Because the weblog is itself part of the public (or private) Web it can preserve a stable, addressable set of references, which can be linked to by any other Web source, or analyzed by any application that has permission to address that weblog’s content. This interoperability addresses Engelbart’s primary concern about proprietary and opaque representations (the norm prior to the Web) creating silos of information that would make universal linking and interchange difficult or impossible.

The time ordered and uniquely identifiable articles (or posts) within the weblog correspond directly to individual documents with the NLS Journal. Like documents in the Journal, articles with the weblog should either be read-only, or include revision history.

Any link to content external to the weblog is subject to the same uncertainty as any other link in Berners-Lee’s web – content can change or abruptly disappear at the whim of the publisher, by accident, or if the publisher goes out of business. This limitation does not generally apply to Web addressable resources that have lasting commercial value, or Web addressable resources created and maintained in stable repositories such as Enterprise Content Management or line of business systems managed by businesses for their public or private use.

It is also possible to deploy weblog products that can clip and retain an independent record of valuable but potentially transitory facts or documents (used subject to copyright law), or post a brief independent summary to a weblog.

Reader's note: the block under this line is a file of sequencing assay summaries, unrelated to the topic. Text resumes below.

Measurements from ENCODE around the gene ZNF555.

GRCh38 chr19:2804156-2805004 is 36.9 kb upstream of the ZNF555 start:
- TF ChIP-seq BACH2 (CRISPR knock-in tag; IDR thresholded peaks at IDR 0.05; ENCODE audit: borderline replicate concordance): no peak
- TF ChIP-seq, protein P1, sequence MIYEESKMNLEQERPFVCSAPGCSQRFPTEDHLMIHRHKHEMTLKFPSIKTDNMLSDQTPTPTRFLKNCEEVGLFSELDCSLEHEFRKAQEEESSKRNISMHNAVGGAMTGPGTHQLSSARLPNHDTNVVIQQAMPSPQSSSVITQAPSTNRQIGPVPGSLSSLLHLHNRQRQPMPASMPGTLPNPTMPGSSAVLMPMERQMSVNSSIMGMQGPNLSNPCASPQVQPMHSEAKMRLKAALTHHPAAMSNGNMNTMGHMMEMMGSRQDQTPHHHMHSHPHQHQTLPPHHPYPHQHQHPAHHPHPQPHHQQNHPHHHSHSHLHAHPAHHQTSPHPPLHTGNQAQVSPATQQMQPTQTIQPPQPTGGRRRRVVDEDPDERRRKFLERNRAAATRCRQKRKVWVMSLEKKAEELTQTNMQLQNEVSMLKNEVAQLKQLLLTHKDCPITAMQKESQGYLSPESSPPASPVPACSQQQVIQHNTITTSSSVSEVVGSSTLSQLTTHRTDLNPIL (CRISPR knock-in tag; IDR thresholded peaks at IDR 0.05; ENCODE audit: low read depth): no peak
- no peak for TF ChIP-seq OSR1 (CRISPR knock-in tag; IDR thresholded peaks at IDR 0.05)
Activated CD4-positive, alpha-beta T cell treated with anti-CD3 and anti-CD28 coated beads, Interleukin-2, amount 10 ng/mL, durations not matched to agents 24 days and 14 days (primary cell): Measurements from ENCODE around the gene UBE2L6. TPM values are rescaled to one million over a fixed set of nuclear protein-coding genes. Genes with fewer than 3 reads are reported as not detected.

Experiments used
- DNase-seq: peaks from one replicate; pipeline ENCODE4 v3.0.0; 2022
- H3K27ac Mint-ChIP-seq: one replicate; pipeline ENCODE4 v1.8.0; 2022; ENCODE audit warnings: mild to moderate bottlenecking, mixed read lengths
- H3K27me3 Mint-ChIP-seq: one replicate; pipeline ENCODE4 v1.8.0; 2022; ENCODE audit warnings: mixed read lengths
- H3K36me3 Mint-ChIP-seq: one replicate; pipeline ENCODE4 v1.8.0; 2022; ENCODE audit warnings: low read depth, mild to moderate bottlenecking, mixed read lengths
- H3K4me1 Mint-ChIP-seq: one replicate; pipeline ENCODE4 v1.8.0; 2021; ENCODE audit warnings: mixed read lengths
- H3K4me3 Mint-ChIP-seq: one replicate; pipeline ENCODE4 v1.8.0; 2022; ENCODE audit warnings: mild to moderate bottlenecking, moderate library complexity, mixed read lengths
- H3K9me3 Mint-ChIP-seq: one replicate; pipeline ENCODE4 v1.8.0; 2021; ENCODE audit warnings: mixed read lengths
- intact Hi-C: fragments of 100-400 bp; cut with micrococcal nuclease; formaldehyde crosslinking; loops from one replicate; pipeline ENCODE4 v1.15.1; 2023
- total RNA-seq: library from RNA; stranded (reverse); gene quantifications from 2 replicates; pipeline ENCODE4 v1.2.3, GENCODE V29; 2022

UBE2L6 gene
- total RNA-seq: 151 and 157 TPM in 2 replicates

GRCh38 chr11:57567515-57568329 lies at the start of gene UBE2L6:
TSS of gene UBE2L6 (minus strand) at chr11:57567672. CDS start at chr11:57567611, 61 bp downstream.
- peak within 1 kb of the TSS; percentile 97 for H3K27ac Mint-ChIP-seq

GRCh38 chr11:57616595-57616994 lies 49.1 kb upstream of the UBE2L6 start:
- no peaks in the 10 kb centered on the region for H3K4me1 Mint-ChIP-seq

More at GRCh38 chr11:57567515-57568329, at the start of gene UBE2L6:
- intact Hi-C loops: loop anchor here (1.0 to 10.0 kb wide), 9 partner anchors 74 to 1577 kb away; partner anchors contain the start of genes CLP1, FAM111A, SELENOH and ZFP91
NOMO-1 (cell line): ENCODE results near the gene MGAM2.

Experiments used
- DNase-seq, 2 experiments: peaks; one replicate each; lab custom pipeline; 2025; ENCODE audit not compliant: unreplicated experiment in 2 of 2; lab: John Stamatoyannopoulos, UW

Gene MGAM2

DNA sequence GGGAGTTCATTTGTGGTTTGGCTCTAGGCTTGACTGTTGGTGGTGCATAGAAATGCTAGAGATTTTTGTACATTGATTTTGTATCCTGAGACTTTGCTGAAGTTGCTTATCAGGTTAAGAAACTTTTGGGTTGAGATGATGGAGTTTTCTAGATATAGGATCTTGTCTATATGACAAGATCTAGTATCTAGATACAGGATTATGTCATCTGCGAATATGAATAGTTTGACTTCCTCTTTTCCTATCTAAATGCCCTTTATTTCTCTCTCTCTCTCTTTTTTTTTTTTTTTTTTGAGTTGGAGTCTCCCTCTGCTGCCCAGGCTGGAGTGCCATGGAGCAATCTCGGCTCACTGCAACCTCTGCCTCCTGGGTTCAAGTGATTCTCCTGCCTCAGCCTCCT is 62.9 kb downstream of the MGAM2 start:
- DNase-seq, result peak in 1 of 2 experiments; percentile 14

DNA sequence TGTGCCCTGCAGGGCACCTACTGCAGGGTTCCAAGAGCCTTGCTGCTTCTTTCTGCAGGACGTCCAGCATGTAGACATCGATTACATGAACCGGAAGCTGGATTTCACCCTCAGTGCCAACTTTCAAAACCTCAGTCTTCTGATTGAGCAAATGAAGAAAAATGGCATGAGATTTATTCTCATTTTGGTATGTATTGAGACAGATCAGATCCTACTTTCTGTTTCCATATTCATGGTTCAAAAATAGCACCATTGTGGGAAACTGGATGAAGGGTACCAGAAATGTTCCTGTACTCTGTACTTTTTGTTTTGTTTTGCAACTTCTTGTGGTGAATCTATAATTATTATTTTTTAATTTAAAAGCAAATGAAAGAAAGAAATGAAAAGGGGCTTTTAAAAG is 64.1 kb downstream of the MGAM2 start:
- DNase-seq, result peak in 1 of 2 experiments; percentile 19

The last point is worth analyzing. Any information posted to the public Web can be discovered and commented on by any person with an interest and a free weblog. The fact that a person or organization posted an item mentioning any phrase or URL in one of over 14 million weblogs monitored by Technorati.com (or one of their competitors) can be reported to anyone with a (free) Technorati.com account in near real time via an RSS subscription. See Sifry (2005).

Millions of human eyes and their agents constantly scan and evaluate items posted to the public Web using Web search, notification, and social tagging engines to focus on a particular topic. When a person finds a “momentarily important item” [Bush (1945, p. 1)] by directed search or serendipity, it is simple to post a note and link to that item on their weblog. If the item is of genuine interest, the weblog post will be discovered and discussed by others, a social process that amplifies a weak signal and can add collaborative information.

A note and link from a weblog also adds a measure of statistical redundancy to the unreliable Web. Although the content of an arbitrary Web resource referenced by the weblog post could be changed or disappear at any time, if the original content is noticed, linked to and commented on by one or more persons, a secondary record of the original content may remain in a form that is difficult to eliminate (for legal content) and easy to find.

Like Berners-Lee’s original concept of the Web, use of weblogs and wikis as easily deployed and relatively stable authored indices to arbitrary Web content is a pragmatic compromise. The Web’s naturally evolving infrastructure provides complementary Web search, RSS/ATOM syndication, notification and search, augmenting the loose but massively scaleable architecture of the Word Wide Web. ...

Copyright © 2005 Gregory R. Lloyd
Some rights reserved, distributed under terms of the
Creative Commons Attribution-NonCommercial-ShareAlike License

Full Paper (853KB .pdf)
Abstract and Reference sections
Powerpoint slides and additional references (6.8MB .ppt)